Waco Independent School District students will start school three weeks later than normal, on Sept. 8, after the board of trustees voted 6-1 on Thursday night to delay the start, including for online instruction, in the midst of a surge in local COVID-19 cases.
Board Secretary Norman Manning cast the sole dissenting vote, after he raised concerns earlier in the meeting about bringing students back into schools right after the Labor Day weekend. He said McLennan County has seen more people test positive for COVID-19 after three-day weekends and that start date “weighs very heavily upon my heart.”
Superintendent Susan Kincannon assured the school board the district’s reopening plan and altered school calendar comply with the Waco-McLennan County health authority’s order Tuesday instructing all K-12 schools to postpone in-person, on-campus instruction and activities until after Sept. 7.
“Because we heard from our families and our teachers that the transitions were hard that we had in the spring, moving from one platform to the next, we think that beginning remote instruction and in-person instruction at the same time after Labor Day provides the greatest consistency for families and the smoothest start overall,” Kincannon said, adding that the situation is fluid and the district needs to remain flexible.
If more people continue to get COVID-19, Waco ISD may have to start instruction remotely for all students and revisit its plans, Kincannon said. The new first day of school is about six weeks away.
Both in-person and remote instruction will start Sept. 8, depending on which model students choose. Students must commit to either in-person or remote instruction for a full grading period, or six weeks, under state guidelines.
About a third of Waco ISD families do not know whether they want to send their students back to school in September, according to a poll taken during a telephone town hall meeting Kincannon led Tuesday night to get feedback and answer questions on the approaching school year. About 1,400 people participated in the town hall, in both English and Spanish. Almost 45% of participants said they would choose remote instruction, while 23.2% selected in-person and 32.2% chose unknown.
Kincannon said families are concerned about their children’s safety and have questions regarding logistical details, such as how meals will be served and how students will be transported to and from school. They also have questions about specific programs, including special education, gifted and talented, and athletics.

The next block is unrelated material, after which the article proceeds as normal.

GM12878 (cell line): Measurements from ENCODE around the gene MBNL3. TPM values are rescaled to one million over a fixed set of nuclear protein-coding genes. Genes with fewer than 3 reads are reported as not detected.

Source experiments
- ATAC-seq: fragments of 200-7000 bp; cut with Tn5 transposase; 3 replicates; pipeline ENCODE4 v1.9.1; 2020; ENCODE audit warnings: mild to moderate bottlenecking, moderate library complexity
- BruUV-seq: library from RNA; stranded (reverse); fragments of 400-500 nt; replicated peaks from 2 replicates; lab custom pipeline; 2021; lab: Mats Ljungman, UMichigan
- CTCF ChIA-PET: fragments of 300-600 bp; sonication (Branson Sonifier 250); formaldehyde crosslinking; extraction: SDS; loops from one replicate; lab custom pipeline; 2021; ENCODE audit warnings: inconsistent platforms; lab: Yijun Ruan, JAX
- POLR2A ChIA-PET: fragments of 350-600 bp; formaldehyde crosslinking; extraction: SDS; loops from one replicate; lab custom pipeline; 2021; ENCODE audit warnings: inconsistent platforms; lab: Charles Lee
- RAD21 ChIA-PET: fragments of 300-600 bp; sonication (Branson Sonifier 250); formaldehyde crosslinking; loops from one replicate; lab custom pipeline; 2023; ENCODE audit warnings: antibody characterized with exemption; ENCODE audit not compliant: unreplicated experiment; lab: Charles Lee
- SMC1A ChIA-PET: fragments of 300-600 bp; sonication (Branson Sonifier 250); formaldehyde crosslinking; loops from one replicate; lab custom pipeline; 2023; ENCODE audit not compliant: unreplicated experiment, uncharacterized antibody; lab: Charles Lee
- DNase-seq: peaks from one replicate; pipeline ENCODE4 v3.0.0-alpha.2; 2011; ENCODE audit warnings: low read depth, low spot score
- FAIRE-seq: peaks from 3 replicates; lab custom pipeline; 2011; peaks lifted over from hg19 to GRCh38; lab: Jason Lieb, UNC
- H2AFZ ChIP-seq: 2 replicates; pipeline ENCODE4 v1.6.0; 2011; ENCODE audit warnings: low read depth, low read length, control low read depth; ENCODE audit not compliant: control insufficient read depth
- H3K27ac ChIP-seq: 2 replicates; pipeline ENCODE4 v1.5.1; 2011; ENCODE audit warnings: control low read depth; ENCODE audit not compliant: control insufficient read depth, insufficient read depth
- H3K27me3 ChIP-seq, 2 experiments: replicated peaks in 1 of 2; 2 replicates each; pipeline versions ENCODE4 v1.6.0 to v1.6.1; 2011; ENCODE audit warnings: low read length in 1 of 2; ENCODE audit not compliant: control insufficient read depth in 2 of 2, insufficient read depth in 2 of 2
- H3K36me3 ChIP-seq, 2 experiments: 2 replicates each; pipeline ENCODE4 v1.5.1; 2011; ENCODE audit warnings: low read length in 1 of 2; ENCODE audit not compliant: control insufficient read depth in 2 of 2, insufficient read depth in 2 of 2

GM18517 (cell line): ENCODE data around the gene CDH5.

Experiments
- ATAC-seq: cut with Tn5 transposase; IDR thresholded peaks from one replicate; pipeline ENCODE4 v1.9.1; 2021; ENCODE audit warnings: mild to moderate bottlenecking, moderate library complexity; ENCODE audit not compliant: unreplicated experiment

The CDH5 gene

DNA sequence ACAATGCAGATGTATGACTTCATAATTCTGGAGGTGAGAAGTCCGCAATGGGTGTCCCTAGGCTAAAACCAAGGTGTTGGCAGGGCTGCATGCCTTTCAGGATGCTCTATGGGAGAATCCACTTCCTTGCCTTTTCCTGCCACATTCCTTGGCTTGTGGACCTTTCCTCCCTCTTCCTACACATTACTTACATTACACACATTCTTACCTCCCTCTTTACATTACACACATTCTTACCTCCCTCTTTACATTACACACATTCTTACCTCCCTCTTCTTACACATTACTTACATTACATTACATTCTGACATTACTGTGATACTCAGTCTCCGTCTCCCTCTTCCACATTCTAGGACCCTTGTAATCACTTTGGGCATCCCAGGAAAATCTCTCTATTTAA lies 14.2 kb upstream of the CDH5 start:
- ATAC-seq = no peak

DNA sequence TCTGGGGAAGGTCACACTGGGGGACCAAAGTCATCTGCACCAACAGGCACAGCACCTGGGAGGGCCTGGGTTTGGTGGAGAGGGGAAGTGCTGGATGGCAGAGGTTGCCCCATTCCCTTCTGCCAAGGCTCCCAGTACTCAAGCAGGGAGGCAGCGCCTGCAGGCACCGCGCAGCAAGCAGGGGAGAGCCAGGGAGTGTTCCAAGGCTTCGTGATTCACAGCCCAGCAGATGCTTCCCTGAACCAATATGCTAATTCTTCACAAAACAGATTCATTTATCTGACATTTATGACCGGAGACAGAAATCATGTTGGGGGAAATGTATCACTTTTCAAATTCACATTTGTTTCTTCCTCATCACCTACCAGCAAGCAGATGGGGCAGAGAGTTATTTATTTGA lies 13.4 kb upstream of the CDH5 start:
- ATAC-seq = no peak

Waco ISD families can start registering their students online Monday for either remote or in-person instruction. The district plans to match students who want to learn remotely with teachers who want to teach remotely. Kincannon said families can change their minds about whether they want to do in-person or remote instruction up to two weeks before the first day of school.
The district chose to use an asynchronous instruction model because it allows for more flexibility on how and when students are learning, as opposed to synchronous instruction, Kincannon said. Asynchronous instruction allows teachers to assign students activities they can do at their own speeds, while synchronous instruction involves live, interactive lessons between teachers and students. The asynchronous model will give families time to work with their students in the evenings, as well.
Waco ISD must submit its plan on how it will deliver and track remote instruction, among other requirements, to the state by Oct. 1.
The new 2020-21 school calendar also adds 15 minutes to each school day to give the district a buffer of time to meet the state required minutes of instruction, in case Waco ISD must close a school or the district because of a COVID-19 outbreak. Elementary school students will start at 7:45 a.m. and get out at 3:30 p.m., and middle and high school students will start at 8:30 a.m. and get out at 4:15 p.m.
Transformation Waco plans to follow the district’s calendar and choice of asynchronous remote instruction to provide some consistency for families, CEO Robin McDurham said. The in-district charter system that operates five Waco ISD schools has more than 300 students with siblings who attend schools outside the Transformation zone.
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